Monthly Archives: January 2012

Winter video tips

winter video tips

Shooting in snow can be difficult

While we’re only halfway through the coldest season in the Northern Hemisphere (and we envy those of you who are experiencing summer on the other side of the globe), the days are getting longer, which means we’re tempted to go out more (with our cameras), so we’ve compiled a basic list of winter video tips.

What are winter conditions, anyway?
To give some context of what we’re talking about when we say “winter” (and we realize that there are probably many, many readers who have very little experience with the concept of “snow”), first of all, winter is cold, and when we say cold, we mean below freezing – frostbite weather. Winter can also be wet. In some places, such as the skihill, it can turn from rain to sleet, to snow – and back to rain again, very quickly. Cold and wet can be very hard on your camera.

Beautiful winter light
But winter can also be beautiful. Depending on how far north (or south) you are, the sun is typically lower in the sky, providing beautiful light with plenty of contrast and plenty deep, beautiful colors. Snow is also beautiful in its own right, and sunlight reflected off of snow can help add warmth and vibrancy to videos and photos.

Winter shooting tips

Here are a few tips for shooting in winter:

1. Stay dry

Possibly the single biggest challenge when shooting in winter is to keep your equipment dry. While rain is the obvious enemy, so is snow: snow will melt once you move your equipment indoors, with serious consequences for your camera’s electronics.

One solution is to use a ziplock bag (sturdier than a regular plastic bag) to protect your camera – cut one end out of it for your camera’s lens

2. Keep your equipment at a constant temperature

As mentioned, if it’s snowing, snow will end up on your camera, and it will melt. But if you’re shooting in colder weather, sudden changes from warm to cold can wreak havoc on your camera’s innards. For example, changes in humidity can cause condensation within your camera. Try gradually warming up or cooling down your camera in an external jacket pocket.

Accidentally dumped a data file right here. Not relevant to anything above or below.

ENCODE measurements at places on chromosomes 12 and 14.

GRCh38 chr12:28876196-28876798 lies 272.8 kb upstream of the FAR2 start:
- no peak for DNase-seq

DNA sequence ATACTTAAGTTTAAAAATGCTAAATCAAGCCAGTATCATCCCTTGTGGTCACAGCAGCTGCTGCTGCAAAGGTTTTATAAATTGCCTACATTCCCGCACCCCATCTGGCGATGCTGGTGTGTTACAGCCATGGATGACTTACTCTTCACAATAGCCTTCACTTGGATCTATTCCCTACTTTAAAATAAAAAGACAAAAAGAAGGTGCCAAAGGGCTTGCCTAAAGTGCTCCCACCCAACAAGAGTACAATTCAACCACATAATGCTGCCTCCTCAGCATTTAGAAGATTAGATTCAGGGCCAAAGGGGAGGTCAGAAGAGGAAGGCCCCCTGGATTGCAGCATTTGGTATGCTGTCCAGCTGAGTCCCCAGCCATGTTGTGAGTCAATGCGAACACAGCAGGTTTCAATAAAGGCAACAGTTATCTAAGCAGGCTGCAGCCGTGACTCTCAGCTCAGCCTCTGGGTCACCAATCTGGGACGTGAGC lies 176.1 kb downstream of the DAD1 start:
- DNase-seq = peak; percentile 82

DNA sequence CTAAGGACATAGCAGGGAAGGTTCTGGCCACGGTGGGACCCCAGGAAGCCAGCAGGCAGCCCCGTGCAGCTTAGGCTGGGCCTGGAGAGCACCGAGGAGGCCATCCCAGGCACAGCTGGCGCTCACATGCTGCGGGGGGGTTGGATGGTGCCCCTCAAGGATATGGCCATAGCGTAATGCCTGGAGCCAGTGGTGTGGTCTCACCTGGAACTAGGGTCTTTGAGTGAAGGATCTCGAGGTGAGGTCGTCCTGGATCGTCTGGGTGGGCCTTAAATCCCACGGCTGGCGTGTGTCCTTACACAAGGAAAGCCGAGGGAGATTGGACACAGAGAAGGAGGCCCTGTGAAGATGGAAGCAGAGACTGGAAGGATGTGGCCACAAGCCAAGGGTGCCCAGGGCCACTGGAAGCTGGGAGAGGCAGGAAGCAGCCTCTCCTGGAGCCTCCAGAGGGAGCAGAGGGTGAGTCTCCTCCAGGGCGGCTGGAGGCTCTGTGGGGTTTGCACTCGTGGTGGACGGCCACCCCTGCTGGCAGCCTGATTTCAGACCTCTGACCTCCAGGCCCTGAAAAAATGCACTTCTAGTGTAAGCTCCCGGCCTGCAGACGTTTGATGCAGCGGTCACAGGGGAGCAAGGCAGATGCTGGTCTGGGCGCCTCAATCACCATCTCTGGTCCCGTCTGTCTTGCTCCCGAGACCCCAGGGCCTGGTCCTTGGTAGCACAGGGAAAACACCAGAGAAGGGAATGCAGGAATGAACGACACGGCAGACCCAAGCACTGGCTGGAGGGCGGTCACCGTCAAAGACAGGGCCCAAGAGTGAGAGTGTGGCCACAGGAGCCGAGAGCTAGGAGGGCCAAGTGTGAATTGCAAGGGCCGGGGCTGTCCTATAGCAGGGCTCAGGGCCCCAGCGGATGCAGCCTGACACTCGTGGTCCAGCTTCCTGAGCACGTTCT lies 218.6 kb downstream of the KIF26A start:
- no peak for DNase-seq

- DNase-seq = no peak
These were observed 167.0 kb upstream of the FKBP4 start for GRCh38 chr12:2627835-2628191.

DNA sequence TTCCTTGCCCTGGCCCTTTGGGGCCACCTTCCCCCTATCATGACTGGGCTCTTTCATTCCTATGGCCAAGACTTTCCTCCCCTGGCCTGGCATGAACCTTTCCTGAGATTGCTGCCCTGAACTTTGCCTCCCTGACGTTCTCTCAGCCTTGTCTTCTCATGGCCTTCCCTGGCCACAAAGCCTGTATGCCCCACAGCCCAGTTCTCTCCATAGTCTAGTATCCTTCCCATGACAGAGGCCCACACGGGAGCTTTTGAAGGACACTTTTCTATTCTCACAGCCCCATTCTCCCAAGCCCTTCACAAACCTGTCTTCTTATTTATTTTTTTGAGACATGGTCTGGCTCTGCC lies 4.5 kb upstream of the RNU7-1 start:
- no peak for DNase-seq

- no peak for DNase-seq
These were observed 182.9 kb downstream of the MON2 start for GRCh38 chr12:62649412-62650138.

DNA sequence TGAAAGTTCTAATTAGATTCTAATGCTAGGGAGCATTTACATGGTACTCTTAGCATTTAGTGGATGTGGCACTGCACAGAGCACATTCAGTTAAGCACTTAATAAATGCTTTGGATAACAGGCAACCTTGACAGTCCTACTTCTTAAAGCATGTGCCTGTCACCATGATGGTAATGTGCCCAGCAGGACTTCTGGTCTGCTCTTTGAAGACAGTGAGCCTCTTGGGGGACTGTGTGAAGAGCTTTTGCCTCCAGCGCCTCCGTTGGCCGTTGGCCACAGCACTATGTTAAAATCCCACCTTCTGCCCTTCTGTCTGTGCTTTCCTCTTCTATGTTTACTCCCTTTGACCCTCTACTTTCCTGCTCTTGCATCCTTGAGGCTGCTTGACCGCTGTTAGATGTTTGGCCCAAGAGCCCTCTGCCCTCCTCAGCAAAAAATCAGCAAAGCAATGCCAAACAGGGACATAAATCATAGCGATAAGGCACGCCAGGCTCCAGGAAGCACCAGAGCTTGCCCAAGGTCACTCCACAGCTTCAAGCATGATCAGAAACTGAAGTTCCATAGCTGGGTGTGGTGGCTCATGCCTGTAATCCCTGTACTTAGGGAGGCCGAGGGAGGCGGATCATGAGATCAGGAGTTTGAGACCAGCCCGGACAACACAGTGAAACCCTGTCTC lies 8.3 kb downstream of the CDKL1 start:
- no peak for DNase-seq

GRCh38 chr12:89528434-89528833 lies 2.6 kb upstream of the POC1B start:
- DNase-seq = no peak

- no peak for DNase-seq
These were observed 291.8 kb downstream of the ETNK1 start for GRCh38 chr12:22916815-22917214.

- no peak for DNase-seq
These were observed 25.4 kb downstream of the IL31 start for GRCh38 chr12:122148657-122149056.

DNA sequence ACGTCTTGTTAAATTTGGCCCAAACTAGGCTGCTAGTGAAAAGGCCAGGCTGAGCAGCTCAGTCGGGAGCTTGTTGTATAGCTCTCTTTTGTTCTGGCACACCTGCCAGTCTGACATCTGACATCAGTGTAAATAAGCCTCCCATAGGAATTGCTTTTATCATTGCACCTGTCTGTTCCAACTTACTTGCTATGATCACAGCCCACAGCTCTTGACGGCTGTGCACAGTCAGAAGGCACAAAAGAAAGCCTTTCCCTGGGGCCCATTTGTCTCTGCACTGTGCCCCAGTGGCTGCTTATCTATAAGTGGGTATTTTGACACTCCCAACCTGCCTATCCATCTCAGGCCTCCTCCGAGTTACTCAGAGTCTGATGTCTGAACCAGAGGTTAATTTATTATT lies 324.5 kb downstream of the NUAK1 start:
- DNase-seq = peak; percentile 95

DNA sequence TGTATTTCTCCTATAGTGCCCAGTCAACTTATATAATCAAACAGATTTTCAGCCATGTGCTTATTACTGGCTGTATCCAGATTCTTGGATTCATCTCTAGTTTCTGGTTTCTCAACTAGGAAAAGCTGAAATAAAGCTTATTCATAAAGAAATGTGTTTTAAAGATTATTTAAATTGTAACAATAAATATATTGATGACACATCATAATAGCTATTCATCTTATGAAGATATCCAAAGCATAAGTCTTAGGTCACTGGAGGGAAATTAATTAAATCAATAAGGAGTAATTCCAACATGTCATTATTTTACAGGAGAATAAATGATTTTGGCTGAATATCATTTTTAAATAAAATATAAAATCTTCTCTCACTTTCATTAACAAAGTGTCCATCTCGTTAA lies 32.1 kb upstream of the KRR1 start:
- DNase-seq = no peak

The moisture, believe it or not, is likely going to be caused by your own breath, and the closer you are to your camera or camcorder (say, if you use a viewfinder rather than the LCD panel to set up a shot) the more moisture will accumulate on or in your camera.

3. Watch your exposure

Shooting in snow can be very difficult. While many cameras have automatic “snow” settings that take the guesswork out of exposure, it’s not going to help you if your shoot with the sun in front of you – the sun and reflection off the snow will provide some truly overpowering backlighting. Of course, if you can, use a polarizing filter or a lens hood.

That’s all for now. If you have any awesome winter shots, send them our way!

Nevin Thompson frequently blogs about video tips on the muvee blog.

Some basic tips about movie making

muvee vacation videos

Movie making is quite easy with Reveal X and other muvee products, but there are some simple tips and tricks to keep in mind which will help improve the quality of your videos. Here are just a few:

1. Think about the tone of movie you want to make
Do you want it to be serious or funny? Being funny is good, but can be very hard to pull off, so sometimes it’s best to take a “straight” approach

2. Decide what kind of movie do you want to make
Say you went on a vacation, and now it’s time to post a polished video to show your friends and family what you were up to? Do you want to tell a story? Or do you want to compile a bunch of videos you took, and let people piece together the story on their own?

3. Write a script
The real key to successful movie making (and to get the most out of Windows movie making software) is to actually plan out your shots. It doesn’t have to be overly complicated – simply pulling up notepad and creating a few notes to remind yourself of what you want to include, such as favourite memories or interesting places you visited, should be enough.

4. Test your movie making software
At muvee, we make powerful software that makes it possible for you to create movies almost as soon as you install our products on your computer. However, the more familiar you are with movie making software, the easier it will be to make great movies, once you have all of the features at your fingertips. Practice makes perfect!

Plus, try to figure out how to get the most out of your video camera. Memorize the manual! Research basic topics such as lighting and sound.

5. Cut out the boring parts
Make quick cuts and hold the viewer’s interest. Editing between various angles can quickly show multiple things going on in the same scene. Create smaller clips from multiple shots, and then mix and match.

6. Use themes! Use music!
Make sure that your music flows with what is going on during the movie at that second. Music gives the movie an emotional stance. It changes the audience’s emotions which give them a more positive view on your film.

7. Share with friends and family!
Pretty self-explanatory, but upload to YouTube and share  with friends and family.

Nevin Thompson often about movie making and Windows movie making software

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